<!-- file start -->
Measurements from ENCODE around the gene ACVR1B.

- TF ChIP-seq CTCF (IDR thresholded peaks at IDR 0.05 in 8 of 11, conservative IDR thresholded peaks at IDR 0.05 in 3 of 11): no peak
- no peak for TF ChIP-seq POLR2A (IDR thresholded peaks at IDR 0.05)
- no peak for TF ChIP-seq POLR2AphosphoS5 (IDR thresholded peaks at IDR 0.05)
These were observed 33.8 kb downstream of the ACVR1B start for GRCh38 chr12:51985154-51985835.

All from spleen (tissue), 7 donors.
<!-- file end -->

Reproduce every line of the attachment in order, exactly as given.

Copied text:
Measurements from ENCODE around the gene ACVR1B.

- TF ChIP-seq CTCF (IDR thresholded peaks at IDR 0.05 in 8 of 11, conservative IDR thresholded peaks at IDR 0.05 in 3 of 11): no peak
- no peak for TF ChIP-seq POLR2A (IDR thresholded peaks at IDR 0.05)
- no peak for TF ChIP-seq POLR2AphosphoS5 (IDR thresholded peaks at IDR 0.05)
These were observed 33.8 kb downstream of the ACVR1B start for GRCh38 chr12:51985154-51985835.

All from spleen (tissue), 7 donors.